The project’s sensitivity tests were completed over the Turkey domain for 2020, with a 60-combination of model physics in 4-km resolution. The combination number, resolution, and simulation time are rather comprehensive for such sensitivity tests. We have valuable information now about which multiphysics ensemble responds favorably to the Turkey precipitation characteristics. Our findings pave the way for improving weather forecasts and climate predictions over Turkey. This study could not be performed without utilizing TÜBİTAK-TRUBA HPC facilities.
This project is to have several impacts on the private and public sectors. On the private sector side, high accuracy operational forecasts that are tailored to Turkey via specific parametrizations are obtained, where such a forecast was available before. Having such a high accuracy forecast is very valuable for many industries, in particular those are interested in prediction of renewable energy (wind, solar, and hydropower). The private sector companies dealing with renewable energy have an opportunity to access these data.
On the public sector side, institutions that are closely working on the prediction of hydrometeorological variables such as precipitation, temperature, and runoff can utilize the results of this study and improve their short term operational forecasts and climate predictions. In particular, they may improve early flood warning systems based on the new forecasts. The Ministry of Environment, Urbanization and Climate Change can act upon the climate change impacts on urban and rural areas of Turkey when climate predictions are completed based on the best configuration obtained with this project. When the predictions are completed, The General Directorate of Water Management can update their basin management plans. The Ministry of Agricultural and Forestry can monitor drought and flood events more precisely when the seasonal forecasts are performed, depending upon the multiphysics ensemble obtained here.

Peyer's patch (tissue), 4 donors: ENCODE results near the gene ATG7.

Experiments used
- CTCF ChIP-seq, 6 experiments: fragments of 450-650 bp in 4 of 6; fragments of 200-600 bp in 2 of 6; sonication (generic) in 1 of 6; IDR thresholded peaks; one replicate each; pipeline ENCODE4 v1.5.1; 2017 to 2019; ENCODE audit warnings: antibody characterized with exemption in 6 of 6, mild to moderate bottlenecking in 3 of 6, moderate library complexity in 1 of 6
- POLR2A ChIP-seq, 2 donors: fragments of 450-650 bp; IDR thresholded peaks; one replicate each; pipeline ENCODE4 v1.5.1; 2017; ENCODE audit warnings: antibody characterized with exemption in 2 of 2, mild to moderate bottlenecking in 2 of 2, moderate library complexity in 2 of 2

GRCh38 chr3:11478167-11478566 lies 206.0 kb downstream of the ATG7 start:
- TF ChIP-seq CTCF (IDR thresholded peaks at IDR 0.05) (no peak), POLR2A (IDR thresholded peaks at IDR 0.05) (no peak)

SUCCESS STORY # HIGHLIGHTS:
- Keywords: Hydrometeorological forecast, precipitation, temperature, wind, renewable energy, numerical weather prediction
- Industry sector: Earth science, Energy, Environment/climate/weather, Public services/Civil protection
- Technology: HPC
Previously available model performances (solid gray box on the right with a median 0.58) are improved to the level of European state of the art model accuracy levels (left gray box with median 0.66). These are very encouraging results compared with existing state of the art models.
This project has received funding from the European High-Performance Computing Joint Undertaking (JU) under grant agreement No 951732. The JU receives support from the European Union’s Horizon 2020 research and innovation program and Germany, Bulgaria, Austria, Croatia, Cyprus, the Czech Republic, Denmark, Estonia, Finland, Greece, Hungary, Ireland, Italy, Lithuania, Latvia, Poland, Portugal, Romania, Slovenia, Spain, Sweden, the United Kingdom, France, the Netherlands, Belgium, Luxembourg, Slovakia, Norway, Switzerland, Turkey, Republic of North Macedonia, Iceland, Montenegro